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PAR Says Allow Tuition Increases

A bill to decrease legislative control over setting tuition for higher education institutions would grant college and university officials a reprieve for a few years from the annual struggle to get two-thirds of the Legislature to approve tuition increases. While the proposed policy does not go far enough in expanding flexibility for institutions, it is a first step for removing routine tuition policy decisions from the political battleground.

HB 734 failed to get the two-thirds majority vote needed on the House floor, but rumors are that it could be brought up again with an amendment that would allow tuition levels to be raised each of the next two years as opposed to four. However temporary the fix, it is important to the state that this authority be granted. Tuition charges at Louisiana’s colleges and universities are far below those of their peer institutions and that, in turn, hinders their ability to be competitive and effective.

Louisiana is one of only two states where the Legislature has the primary authority for establishing required charges at all higher education institutions. While affordability for students is an important goal of tuition-setting policies, adequate and predictable increases that keep pace with peer institutions should be allowed.

Decreasing legislative interference in setting tuition for higher education institutions should be a high priority for a Legislature interested in promoting the state’s economic development. Tuition should not be based on political pressures, but instead on more objective measures. The PAR analysis “Higher Education Tuition and Fees: Louisiana’s Options for Keeping Pace,” issued in May 2007, recommends several policy changes that would allow higher education institutions more flexibility to raise tuition and fees within certain limits. The report recommends a permanent shift of authority for tuition-setting.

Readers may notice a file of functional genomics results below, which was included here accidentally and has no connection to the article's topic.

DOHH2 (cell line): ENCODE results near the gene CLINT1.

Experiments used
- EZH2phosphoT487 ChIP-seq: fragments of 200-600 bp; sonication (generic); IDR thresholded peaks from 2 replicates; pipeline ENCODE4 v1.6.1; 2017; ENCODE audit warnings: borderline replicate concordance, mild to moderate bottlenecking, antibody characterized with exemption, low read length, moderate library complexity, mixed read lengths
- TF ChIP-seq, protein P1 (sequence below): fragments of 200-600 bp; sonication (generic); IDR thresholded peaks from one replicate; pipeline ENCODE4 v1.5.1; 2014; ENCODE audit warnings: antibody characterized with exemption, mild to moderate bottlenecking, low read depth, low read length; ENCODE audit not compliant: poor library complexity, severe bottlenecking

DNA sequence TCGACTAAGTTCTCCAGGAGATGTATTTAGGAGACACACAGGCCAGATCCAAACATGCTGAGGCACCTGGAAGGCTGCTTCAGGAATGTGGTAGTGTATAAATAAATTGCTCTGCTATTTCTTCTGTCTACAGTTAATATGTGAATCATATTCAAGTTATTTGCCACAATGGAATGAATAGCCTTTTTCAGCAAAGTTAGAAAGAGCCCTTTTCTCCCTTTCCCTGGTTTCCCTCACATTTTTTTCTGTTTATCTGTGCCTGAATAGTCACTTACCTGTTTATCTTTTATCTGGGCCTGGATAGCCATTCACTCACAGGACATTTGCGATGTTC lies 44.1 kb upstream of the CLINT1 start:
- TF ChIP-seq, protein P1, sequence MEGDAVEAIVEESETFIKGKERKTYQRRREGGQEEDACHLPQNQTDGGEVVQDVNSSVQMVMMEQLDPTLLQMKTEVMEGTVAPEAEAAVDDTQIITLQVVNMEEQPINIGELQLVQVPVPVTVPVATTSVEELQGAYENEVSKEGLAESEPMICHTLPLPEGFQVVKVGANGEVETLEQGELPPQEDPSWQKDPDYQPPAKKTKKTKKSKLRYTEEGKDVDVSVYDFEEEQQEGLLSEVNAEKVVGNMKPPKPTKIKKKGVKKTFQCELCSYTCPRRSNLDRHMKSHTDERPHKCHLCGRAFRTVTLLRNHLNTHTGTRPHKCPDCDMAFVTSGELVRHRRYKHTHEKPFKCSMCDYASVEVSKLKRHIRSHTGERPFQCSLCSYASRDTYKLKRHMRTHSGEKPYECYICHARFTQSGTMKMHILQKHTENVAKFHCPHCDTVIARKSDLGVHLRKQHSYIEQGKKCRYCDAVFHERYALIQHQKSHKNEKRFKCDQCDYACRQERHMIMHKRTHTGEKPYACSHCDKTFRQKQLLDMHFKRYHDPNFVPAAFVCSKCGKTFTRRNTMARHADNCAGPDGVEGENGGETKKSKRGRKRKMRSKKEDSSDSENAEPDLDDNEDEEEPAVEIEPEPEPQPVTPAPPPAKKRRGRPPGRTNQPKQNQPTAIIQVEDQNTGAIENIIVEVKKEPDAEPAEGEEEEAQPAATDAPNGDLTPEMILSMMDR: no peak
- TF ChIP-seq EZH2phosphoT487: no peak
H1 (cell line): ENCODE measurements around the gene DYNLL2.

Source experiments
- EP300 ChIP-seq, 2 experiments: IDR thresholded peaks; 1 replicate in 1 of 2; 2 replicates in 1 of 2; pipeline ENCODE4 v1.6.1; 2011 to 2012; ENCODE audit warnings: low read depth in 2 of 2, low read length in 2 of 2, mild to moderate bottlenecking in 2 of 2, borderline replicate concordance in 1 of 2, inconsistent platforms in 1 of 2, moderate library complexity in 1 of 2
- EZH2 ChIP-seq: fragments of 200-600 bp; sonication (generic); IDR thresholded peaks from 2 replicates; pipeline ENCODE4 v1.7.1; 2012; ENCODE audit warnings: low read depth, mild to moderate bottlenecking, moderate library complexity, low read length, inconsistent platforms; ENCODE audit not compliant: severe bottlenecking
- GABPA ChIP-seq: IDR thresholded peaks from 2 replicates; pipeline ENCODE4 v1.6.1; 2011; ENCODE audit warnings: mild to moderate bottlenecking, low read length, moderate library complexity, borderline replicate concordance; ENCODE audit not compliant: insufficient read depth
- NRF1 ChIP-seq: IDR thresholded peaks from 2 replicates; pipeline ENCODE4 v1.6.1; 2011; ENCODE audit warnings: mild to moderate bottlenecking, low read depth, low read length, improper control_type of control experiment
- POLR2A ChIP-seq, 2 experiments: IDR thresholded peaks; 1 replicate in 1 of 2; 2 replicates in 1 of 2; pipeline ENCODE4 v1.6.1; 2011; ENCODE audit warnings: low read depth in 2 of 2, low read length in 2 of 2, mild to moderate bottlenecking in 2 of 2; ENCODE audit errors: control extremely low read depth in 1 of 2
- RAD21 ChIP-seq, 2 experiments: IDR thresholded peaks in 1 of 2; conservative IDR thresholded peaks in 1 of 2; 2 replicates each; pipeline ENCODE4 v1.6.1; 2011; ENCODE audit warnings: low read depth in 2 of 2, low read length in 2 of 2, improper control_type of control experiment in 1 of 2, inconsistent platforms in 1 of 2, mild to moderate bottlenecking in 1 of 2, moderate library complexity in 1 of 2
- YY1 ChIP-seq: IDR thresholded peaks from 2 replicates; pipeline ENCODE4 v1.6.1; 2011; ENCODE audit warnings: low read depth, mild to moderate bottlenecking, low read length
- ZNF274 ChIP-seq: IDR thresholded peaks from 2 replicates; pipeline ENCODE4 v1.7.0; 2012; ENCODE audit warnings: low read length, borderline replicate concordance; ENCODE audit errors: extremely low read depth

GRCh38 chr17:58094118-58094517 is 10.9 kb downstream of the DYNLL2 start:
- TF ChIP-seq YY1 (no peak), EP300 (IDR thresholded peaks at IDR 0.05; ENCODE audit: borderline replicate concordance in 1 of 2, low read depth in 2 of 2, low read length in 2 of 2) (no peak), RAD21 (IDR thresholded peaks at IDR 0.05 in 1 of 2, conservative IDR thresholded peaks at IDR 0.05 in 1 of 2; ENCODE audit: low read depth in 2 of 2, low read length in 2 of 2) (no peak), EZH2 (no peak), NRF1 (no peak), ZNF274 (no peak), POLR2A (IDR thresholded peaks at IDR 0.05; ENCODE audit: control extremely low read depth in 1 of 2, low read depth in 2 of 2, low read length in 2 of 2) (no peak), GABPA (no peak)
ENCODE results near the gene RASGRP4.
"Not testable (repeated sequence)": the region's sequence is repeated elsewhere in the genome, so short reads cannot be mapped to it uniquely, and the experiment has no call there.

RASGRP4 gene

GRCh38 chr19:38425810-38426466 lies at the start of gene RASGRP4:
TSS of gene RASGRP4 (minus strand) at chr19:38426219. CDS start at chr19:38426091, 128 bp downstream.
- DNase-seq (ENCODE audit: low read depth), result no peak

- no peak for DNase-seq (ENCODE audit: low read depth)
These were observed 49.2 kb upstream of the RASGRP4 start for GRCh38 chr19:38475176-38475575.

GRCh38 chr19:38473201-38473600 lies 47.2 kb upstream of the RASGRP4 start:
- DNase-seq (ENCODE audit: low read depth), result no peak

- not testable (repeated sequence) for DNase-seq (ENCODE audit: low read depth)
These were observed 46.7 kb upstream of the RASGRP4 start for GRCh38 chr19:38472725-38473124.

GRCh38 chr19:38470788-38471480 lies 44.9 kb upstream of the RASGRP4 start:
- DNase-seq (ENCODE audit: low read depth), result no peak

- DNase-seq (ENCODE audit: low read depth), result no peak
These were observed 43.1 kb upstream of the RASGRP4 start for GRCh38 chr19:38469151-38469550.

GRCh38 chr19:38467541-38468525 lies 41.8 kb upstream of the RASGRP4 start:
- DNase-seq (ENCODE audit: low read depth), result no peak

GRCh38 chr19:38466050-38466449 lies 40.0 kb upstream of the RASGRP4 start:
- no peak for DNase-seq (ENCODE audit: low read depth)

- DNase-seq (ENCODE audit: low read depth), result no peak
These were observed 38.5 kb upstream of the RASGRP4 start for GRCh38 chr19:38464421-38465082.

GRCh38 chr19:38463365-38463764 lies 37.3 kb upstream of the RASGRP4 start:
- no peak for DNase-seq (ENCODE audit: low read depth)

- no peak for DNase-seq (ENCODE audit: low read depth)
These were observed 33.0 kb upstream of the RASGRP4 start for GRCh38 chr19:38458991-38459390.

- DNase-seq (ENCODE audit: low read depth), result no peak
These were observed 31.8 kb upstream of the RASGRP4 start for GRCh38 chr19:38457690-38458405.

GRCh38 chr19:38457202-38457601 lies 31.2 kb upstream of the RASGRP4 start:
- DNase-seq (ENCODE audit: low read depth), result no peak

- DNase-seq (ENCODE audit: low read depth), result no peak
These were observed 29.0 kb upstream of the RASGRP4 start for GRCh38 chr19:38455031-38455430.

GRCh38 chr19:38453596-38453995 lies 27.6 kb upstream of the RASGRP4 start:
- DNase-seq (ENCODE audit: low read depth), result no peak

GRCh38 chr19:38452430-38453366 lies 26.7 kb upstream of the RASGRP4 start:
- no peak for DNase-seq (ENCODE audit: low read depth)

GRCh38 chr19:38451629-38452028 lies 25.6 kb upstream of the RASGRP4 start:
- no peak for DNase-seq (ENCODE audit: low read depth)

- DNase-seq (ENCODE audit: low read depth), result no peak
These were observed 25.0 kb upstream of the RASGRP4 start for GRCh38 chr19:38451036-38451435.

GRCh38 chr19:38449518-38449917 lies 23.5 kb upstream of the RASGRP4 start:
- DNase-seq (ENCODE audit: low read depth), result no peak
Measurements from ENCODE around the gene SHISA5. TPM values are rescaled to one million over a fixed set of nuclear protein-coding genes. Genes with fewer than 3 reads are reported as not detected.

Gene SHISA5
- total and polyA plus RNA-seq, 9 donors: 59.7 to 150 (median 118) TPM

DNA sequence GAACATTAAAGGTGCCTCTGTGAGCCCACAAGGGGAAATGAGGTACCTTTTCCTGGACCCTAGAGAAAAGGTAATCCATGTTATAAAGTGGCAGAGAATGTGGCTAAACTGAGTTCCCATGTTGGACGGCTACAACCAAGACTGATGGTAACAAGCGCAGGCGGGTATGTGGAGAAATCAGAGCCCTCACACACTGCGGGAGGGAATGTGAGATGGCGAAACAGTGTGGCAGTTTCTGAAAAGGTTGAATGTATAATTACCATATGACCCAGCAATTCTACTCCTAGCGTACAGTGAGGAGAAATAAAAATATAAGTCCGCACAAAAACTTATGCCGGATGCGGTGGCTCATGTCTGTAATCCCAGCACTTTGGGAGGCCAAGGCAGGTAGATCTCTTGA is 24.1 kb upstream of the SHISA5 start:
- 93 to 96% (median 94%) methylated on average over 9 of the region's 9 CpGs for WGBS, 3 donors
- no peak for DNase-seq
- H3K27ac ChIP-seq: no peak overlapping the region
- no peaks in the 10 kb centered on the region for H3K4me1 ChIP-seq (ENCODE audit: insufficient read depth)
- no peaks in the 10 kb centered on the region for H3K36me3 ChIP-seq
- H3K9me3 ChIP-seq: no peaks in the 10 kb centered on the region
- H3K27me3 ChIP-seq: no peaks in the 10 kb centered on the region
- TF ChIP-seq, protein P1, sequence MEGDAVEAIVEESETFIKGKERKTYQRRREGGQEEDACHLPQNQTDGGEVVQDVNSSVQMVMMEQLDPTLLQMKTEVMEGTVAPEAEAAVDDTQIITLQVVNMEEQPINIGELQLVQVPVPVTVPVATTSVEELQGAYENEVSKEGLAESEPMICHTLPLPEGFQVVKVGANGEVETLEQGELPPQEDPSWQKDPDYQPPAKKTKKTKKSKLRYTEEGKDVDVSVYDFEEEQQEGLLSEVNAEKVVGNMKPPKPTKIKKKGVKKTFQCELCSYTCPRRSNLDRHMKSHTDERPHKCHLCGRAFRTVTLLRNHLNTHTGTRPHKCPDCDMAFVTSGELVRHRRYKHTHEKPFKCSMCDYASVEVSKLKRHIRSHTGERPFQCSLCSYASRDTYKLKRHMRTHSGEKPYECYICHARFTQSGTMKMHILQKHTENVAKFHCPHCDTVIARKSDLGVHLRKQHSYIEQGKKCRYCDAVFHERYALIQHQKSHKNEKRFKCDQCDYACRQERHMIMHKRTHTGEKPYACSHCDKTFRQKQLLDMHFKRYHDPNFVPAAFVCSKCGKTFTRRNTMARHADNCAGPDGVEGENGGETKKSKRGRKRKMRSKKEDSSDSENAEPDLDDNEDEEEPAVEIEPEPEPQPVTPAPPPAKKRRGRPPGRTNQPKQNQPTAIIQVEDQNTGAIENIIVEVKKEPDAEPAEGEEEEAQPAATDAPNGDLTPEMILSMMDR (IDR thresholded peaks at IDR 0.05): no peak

The policies recommended in the PAR report would provide sufficient flexibility for reasonable, annual adjustments that would keep charges affordable by tying tuition and fee growth to rates at peer institutions and to growth in the state’s family income level. Better outcomes also would be encouraged by tying increases to the achievement of institutional performance standards. The PAR report is available at

The mere mention of increasing tuition strikes fear into the hearts of most students and parents. However, inadequate tuition that affects an institution’s ability to attract students or faculty and hampers graduates’ earning potential should be just as foreboding.


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